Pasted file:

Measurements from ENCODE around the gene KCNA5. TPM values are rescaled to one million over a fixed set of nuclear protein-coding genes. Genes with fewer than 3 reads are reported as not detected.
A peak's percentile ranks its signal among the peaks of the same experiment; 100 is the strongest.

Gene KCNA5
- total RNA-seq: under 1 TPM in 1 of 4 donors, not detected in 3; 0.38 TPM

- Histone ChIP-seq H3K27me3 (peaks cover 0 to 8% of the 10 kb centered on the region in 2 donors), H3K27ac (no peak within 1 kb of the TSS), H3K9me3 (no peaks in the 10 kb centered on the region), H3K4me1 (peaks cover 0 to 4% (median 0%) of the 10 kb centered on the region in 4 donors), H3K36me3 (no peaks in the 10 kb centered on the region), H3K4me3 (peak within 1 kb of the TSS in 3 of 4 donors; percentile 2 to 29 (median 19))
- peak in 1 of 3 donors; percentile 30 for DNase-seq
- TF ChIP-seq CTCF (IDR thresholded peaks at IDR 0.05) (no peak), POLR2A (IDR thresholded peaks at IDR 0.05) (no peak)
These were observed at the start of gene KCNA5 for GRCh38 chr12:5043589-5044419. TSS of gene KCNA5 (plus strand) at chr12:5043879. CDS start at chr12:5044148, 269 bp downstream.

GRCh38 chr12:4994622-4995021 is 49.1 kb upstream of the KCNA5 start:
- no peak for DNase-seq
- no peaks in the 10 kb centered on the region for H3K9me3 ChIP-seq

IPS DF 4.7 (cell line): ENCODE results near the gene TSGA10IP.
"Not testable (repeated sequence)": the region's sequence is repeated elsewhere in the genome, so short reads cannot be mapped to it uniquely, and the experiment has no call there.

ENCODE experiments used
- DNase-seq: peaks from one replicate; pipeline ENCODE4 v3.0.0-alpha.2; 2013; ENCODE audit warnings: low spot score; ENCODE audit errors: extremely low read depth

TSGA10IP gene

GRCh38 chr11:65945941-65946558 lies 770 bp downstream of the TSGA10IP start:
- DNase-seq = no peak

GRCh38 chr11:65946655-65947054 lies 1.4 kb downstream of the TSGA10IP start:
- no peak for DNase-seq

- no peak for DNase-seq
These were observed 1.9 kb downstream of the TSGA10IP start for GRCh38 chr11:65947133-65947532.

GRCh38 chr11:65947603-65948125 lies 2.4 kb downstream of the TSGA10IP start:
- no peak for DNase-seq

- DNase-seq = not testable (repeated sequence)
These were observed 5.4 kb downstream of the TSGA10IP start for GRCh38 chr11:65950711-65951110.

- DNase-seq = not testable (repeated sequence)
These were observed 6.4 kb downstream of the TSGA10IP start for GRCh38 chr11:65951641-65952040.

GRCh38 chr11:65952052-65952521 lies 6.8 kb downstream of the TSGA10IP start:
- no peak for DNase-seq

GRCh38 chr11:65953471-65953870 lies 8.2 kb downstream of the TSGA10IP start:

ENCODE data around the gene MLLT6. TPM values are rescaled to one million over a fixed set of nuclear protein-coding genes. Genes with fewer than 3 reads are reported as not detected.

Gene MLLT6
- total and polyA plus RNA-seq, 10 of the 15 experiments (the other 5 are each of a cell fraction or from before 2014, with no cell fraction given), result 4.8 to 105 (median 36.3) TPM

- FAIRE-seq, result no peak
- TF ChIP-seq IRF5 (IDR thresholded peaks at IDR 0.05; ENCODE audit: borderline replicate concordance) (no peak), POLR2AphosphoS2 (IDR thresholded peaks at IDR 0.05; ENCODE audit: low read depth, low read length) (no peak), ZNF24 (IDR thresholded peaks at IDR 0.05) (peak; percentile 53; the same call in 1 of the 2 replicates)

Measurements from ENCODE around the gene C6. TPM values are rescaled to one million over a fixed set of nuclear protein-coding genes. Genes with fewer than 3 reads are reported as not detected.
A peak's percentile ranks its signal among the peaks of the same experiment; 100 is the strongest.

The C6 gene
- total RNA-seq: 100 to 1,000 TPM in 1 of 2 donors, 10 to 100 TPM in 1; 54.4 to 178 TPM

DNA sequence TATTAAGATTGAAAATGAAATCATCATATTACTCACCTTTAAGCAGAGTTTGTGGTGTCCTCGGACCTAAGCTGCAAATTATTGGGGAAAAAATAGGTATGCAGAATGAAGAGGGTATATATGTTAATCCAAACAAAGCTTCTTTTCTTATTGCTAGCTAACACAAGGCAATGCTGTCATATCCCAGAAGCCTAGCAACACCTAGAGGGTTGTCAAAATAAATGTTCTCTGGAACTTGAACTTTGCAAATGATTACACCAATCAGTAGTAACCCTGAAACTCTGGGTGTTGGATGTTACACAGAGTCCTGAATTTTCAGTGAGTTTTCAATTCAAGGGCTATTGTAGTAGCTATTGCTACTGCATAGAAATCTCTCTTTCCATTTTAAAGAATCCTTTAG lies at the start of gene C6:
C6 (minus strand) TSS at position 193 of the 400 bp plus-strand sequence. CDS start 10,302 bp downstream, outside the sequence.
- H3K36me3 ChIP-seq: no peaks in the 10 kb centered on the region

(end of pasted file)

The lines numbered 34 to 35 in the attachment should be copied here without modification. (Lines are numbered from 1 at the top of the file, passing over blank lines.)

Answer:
- total and polyA plus RNA-seq, 10 of the 15 experiments (the other 5 are each of a cell fraction or from before 2014, with no cell fraction given), result 4.8 to 105 (median 36.3) TPM

- FAIRE-seq, result no peak